HISTORY OF UN WEAPONS INSPECTIONS
1. During the 1990s, beginning in April 1991 immediately after the end of the Gulf
War, the UN Security Council passed a series of resolutions [see box]
establishing the authority of UNSCOM and the IAEA to carry out the work of
dismantling Iraq's arsenal of chemical, biological and nuclear weapons
programmes and long range ballistic missiles.
UN Security Council Resolutions relating to Weapons of Mass
UNSCR 687, April 1991 created the UN Special Commission (UNSCOM)
and required Iraq to accept, unconditionally, the destruction, removal or
rendering harmless, under international supervision of its chemical and
biological weapons, ballistic missiles with a range greater than 150km, and
their associated programmes, stocks, components, research and facilities.
The International Atomic Energy Agency (IAEA) was charged with abolition
of Iraq's nuclear weapons programme. UNSCOM and the IAEA must report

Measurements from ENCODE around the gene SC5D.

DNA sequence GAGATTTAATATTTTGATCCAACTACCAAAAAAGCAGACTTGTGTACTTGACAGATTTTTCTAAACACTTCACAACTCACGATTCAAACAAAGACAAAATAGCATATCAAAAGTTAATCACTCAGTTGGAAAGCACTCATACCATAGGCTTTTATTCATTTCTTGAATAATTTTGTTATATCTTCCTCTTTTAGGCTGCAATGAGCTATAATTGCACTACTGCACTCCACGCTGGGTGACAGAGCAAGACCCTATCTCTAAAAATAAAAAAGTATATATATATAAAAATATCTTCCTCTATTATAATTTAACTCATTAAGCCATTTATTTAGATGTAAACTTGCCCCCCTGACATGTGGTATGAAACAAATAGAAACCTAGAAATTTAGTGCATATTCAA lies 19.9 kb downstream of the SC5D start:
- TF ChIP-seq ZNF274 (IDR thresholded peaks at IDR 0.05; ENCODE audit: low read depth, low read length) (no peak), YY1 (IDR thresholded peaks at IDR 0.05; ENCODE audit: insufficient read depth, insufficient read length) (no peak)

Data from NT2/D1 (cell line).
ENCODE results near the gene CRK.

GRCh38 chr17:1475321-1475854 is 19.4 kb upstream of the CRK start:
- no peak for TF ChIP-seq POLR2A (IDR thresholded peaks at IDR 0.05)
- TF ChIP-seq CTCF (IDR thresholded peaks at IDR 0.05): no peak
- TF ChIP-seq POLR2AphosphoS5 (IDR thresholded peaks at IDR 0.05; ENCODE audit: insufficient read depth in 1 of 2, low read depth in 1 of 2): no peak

that their mission has been achieved before the Security Council can end
sanctions. They have not yet done so.
UNSCR 707, August 1991, stated that Iraq must provide full, final and
complete disclosure of all its programmes for weapons of mass destruction
and provide unconditional and unrestricted access to UN inspectors. For over
a decade Iraq has been in breach of this resolution. Iraq must also cease all
nuclear activities of any kind other than civil use of isotopes.
UNSCR 715, October 1991 approved plans prepared by UNSCOM and
IAEA for the ongoing monitoring and verification (OMV) arrangements to
implement UNSCR 687. Iraq did not accede to this until November 1993.
OMV was conducted from April 1995 to 15 December 1998, when the UN
UNSCR 1051, March 1996 stated that Iraq must declare the shipment of
dual use goods which could be used for mass destruction weaponry
These resolutions were passed under Chapter VII of the UN Charter which is the
instrument that allows the UN Security Council to authorise the use of military
force to enforce its resolutions.
2. As outlined in UNSCR 687, Iraq's chemical, biological and nuclear weapons
programmes were also a breach of Iraq's commitments under:
The 1925 Geneva Protocol which bans the use of chemical and biological